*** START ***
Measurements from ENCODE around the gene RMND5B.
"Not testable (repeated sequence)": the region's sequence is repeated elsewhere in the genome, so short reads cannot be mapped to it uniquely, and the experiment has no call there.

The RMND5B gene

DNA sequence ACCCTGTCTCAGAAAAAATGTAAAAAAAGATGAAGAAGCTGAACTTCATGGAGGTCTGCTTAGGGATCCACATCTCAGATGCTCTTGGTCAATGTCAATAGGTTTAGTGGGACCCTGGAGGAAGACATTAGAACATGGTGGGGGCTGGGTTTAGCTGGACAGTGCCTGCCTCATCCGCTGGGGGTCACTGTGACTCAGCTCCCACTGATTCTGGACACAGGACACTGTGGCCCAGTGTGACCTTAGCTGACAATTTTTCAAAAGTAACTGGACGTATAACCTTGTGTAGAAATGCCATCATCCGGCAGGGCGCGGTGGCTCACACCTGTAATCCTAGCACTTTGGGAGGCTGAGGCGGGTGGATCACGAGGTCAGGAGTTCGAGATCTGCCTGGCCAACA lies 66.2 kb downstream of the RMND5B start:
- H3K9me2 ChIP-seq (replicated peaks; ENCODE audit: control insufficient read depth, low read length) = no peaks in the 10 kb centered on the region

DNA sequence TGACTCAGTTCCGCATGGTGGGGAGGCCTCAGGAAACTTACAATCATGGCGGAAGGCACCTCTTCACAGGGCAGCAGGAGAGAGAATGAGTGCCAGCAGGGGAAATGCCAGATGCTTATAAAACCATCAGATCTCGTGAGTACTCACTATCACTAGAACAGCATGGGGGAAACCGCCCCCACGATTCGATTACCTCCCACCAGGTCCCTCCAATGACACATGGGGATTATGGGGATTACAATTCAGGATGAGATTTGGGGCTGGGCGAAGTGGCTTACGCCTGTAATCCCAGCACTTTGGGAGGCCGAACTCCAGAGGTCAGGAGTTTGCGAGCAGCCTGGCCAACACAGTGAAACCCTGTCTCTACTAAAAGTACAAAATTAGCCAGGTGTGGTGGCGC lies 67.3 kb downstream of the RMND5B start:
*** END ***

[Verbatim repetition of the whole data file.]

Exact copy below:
Measurements from ENCODE around the gene RMND5B.
"Not testable (repeated sequence)": the region's sequence is repeated elsewhere in the genome, so short reads cannot be mapped to it uniquely, and the experiment has no call there.

The RMND5B gene

DNA sequence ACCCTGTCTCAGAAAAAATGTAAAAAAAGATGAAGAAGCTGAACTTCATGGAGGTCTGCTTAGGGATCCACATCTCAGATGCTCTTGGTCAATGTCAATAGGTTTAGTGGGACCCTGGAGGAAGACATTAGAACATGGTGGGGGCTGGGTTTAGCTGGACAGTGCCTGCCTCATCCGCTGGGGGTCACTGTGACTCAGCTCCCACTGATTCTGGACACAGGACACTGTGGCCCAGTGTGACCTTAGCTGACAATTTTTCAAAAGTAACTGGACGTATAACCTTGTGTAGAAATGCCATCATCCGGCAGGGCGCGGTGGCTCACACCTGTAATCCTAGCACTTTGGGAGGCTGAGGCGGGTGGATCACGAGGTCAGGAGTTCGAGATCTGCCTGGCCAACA lies 66.2 kb downstream of the RMND5B start:
- H3K9me2 ChIP-seq (replicated peaks; ENCODE audit: control insufficient read depth, low read length) = no peaks in the 10 kb centered on the region

DNA sequence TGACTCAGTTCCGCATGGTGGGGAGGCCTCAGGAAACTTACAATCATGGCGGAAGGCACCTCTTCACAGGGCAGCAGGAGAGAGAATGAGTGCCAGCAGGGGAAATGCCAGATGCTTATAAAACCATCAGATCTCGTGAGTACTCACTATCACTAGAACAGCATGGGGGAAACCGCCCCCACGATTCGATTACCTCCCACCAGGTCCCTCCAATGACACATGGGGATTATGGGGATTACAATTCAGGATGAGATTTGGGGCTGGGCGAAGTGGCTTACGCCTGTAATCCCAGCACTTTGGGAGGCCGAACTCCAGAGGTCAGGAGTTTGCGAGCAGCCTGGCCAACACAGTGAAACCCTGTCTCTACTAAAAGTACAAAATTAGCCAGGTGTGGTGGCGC lies 67.3 kb downstream of the RMND5B start: